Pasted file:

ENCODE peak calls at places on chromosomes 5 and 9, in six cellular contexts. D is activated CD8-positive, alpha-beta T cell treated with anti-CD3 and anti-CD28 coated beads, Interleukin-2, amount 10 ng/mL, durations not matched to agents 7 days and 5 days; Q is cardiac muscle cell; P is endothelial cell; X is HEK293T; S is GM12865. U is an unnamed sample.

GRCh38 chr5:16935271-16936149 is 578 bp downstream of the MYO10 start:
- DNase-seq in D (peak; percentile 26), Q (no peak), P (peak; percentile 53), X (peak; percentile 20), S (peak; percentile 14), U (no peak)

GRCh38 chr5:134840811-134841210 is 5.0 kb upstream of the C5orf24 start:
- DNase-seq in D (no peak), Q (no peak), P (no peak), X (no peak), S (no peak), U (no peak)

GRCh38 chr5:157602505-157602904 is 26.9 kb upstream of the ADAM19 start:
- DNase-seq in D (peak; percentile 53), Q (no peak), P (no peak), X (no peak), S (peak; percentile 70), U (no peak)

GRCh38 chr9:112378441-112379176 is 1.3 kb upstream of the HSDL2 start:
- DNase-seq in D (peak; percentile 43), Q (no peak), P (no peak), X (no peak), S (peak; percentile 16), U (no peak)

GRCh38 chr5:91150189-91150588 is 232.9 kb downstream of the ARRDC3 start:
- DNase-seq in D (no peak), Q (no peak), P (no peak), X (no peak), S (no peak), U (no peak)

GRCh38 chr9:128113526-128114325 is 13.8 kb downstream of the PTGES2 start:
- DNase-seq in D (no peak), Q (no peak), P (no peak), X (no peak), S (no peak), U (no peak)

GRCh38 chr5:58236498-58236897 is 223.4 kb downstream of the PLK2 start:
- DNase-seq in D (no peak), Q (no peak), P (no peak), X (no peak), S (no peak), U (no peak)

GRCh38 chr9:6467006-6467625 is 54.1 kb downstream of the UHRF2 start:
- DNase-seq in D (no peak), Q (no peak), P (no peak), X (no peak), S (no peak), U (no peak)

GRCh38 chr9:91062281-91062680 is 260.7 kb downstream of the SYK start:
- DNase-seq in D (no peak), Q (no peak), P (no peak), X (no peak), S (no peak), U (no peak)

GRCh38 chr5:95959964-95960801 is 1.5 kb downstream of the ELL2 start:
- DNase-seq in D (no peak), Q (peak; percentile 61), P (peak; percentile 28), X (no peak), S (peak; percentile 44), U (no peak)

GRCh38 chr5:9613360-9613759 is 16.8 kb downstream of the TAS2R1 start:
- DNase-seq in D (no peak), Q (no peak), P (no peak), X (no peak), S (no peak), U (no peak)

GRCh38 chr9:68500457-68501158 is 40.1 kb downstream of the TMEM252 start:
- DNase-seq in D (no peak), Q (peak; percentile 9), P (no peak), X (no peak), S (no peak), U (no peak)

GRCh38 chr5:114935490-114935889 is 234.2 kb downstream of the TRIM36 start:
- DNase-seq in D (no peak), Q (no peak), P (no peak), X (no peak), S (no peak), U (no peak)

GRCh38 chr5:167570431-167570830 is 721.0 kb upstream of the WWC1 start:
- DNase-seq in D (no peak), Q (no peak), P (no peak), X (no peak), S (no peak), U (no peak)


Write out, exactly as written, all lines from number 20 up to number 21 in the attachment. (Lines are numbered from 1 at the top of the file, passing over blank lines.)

GRCh38 chr5:95959964-95960801 is 1.5 kb downstream of the ELL2 start:
- DNase-seq in D (no peak), Q (peak; percentile 61), P (peak; percentile 28), X (no peak), S (peak; percentile 44), U (no peak)